The Paschal Mystery

The Paschal Mystery refers mainly to the Suffering, Death, and Resurrection of Jesus. 

Paschal comes from Pasch, how the early Christians referred to Easter, the new Passover.

The Paschal Mystery is a core doctrine of the Catholic Church and an essential belief of any Christian.

This is why God the Father sent Jesus and how the Messiah would save mankind from sin and death.

This redemptive work of Jesus is celebrated and emphasized in the liturgy especially leading up to Easter. 

Catholics participate in and receive the saving effects of the Paschal Mystery through the sacraments, particularly the Eucharist.

Jesus shows compassion in his suffering:

Bearing the sins of a guilty world:

In the liturgy of the Church, it is principally his own Paschal mystery that Christ signifies and makes present. During his earthly life Jesus announced his Paschal mystery by his teaching and anticipated it by his actions. When his Hour comes, He lives out the unique event of history which does not pass away: Jesus dies, is buried, rises from the dead, and is seated at the right hand of the Father “once for all.” His Paschal mystery is a real event that occurred in our history, but it is unique: all other historical events happen once, and then they pass away, swallowed up in the past. The Paschal mystery of Christ, by contrast, cannot remain only in the past, because by his death He destroyed death, and all that Christ is – all that He did and suffered for all men – participates in the divine eternity, and so transcends all times while being made present in them all. The event of the Cross and Resurrection abides and draws everything toward life.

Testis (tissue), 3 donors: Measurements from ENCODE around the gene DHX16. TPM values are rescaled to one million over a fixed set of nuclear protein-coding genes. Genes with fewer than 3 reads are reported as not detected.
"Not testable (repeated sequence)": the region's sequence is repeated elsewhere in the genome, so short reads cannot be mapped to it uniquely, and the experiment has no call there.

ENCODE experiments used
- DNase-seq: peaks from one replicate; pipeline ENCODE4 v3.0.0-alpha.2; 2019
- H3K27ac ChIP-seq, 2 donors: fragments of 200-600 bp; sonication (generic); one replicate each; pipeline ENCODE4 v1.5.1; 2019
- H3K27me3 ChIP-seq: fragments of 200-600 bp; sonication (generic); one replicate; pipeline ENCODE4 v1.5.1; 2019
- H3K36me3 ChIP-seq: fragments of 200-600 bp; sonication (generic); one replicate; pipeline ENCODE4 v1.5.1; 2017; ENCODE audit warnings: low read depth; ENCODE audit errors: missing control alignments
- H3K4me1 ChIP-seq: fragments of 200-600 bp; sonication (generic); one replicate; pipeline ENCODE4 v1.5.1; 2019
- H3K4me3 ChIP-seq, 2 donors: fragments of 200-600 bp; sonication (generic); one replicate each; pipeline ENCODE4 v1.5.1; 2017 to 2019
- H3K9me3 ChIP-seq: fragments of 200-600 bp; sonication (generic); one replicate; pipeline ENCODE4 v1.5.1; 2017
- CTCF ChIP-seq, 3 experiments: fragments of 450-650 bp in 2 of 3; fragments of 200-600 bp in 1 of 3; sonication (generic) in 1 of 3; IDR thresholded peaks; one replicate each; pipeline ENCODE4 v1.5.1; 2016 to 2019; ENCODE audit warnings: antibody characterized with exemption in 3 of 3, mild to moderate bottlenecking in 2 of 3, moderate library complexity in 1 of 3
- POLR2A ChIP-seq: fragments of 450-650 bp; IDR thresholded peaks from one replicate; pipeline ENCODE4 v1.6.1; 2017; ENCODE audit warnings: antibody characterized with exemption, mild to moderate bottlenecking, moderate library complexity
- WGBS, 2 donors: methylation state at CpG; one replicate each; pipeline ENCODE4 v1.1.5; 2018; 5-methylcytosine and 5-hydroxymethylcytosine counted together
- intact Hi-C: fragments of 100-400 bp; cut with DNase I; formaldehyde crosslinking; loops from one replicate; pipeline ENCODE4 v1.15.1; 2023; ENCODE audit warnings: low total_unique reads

Catechism of the Catholic Church 1085

Jesus died and rose from the depths of human life:

Jesus’ Suffering is part of God’s plan:

Dear brothers and sisters, the Paschal Mystery which the Holy Triduum enables us to relive is not only the memory of a past reality; it is also a reality in our time. Christ also conquers sin and death today with his love. Evil in all its forms does not have the last word. The final triumph, the triumph of truth and love, is Christ’s!

Pope Benedict XVI, General Audience, 4 April, 2007

The foundation of Catholic practice and identity:

Experiencing the Paschal Mystery in an unbloody manner:

For the word of the Cross is folly to those who are perishing, but to us who are being saved it is the power of God.

1 Corinthians 1: 18

Swallowing up all of the sin of the world:

The most fitting way for God to redeem mankind:

The Old Testament roots of the Paschal Mystery:

The Truth, Goodness, and Beauty of the Catholic Church

You are made to be Holy:

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